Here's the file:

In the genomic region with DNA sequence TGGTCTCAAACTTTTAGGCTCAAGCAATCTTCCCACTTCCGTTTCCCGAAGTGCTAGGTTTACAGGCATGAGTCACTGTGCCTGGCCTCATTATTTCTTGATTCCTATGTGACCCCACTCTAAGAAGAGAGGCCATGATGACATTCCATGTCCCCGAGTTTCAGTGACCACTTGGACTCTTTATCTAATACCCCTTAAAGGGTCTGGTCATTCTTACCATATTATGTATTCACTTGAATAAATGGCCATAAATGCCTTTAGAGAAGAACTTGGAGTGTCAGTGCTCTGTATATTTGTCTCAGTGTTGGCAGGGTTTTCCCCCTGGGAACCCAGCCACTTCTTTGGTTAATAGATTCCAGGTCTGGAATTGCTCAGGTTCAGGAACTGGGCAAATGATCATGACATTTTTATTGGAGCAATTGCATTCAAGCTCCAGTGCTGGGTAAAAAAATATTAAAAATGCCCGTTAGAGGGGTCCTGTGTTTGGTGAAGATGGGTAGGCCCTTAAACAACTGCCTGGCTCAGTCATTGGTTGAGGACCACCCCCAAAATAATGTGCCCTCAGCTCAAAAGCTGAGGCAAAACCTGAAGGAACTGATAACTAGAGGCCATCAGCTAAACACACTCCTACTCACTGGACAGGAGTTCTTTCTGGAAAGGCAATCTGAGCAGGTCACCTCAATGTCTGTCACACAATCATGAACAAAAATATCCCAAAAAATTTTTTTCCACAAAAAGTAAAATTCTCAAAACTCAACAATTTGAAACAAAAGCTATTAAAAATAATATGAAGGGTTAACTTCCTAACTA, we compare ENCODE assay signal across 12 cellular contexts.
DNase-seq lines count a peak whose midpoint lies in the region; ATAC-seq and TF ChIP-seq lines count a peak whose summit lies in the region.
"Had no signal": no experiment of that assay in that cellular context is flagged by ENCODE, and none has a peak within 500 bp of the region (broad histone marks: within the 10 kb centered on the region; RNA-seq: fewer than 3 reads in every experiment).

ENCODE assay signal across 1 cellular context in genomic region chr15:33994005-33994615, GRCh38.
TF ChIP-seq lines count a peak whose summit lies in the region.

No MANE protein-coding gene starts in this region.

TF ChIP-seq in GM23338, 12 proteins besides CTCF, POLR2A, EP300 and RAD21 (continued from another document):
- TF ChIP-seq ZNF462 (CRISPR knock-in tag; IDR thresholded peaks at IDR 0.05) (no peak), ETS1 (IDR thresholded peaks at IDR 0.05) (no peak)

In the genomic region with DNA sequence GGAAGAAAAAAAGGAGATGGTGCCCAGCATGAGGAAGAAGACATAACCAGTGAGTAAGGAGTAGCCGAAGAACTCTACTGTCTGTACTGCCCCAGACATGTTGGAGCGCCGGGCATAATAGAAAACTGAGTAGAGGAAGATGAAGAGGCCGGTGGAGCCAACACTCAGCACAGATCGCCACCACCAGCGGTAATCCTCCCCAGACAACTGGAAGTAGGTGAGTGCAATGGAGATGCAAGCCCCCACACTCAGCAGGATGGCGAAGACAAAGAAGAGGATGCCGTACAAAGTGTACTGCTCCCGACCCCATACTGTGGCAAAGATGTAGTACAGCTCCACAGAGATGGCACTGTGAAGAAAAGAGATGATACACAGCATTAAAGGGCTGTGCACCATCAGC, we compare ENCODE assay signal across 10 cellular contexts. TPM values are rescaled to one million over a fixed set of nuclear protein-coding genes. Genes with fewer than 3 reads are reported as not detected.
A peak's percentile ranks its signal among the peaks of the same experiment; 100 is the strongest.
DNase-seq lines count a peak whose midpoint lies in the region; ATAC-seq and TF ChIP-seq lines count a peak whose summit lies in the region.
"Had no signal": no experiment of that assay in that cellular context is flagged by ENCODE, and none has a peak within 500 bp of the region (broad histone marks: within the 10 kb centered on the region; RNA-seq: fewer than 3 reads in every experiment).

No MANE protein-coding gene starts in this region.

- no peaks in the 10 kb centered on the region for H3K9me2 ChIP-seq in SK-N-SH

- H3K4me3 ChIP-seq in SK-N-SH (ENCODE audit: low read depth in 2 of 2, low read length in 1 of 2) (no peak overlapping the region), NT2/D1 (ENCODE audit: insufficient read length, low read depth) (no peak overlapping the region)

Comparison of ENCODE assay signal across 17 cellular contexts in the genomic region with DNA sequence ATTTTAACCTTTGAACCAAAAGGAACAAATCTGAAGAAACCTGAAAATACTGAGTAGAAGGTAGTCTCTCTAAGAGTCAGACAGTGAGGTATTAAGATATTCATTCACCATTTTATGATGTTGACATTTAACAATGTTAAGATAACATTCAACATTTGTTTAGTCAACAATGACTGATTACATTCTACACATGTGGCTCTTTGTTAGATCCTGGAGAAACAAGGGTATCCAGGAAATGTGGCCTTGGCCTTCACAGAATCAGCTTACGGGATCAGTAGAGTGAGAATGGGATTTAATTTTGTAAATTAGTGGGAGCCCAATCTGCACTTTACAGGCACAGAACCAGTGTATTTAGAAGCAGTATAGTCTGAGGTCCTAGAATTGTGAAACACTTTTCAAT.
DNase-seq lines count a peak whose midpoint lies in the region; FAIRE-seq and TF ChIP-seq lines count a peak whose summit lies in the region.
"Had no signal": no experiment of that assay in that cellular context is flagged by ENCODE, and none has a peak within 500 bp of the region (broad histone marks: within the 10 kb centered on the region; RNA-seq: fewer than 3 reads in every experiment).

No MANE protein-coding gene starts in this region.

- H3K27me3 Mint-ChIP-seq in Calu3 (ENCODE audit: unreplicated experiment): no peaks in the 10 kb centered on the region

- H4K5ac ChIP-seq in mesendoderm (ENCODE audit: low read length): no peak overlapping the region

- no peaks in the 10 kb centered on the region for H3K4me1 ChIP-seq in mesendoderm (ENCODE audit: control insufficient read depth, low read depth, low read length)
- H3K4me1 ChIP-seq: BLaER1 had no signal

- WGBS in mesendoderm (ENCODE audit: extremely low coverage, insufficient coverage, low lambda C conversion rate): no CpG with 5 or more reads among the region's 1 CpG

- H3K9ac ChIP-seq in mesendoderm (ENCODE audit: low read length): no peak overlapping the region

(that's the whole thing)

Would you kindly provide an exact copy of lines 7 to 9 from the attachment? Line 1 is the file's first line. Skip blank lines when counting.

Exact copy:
TF ChIP-seq in GM23338, 12 proteins besides CTCF, POLR2A, EP300 and RAD21 (continued from another document):
- TF ChIP-seq ZNF462 (CRISPR knock-in tag; IDR thresholded peaks at IDR 0.05) (no peak), ETS1 (IDR thresholded peaks at IDR 0.05) (no peak)

In the genomic region with DNA sequence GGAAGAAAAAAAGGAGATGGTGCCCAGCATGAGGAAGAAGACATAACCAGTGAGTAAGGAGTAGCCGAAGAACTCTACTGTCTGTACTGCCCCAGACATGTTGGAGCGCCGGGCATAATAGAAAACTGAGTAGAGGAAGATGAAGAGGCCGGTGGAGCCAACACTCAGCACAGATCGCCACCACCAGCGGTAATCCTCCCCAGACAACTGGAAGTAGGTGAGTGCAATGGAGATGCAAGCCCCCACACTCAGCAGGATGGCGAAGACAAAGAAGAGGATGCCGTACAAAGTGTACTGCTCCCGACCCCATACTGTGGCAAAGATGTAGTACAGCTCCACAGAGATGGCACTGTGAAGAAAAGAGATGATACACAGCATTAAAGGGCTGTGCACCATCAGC, we compare ENCODE assay signal across 10 cellular contexts. TPM values are rescaled to one million over a fixed set of nuclear protein-coding genes. Genes with fewer than 3 reads are reported as not detected.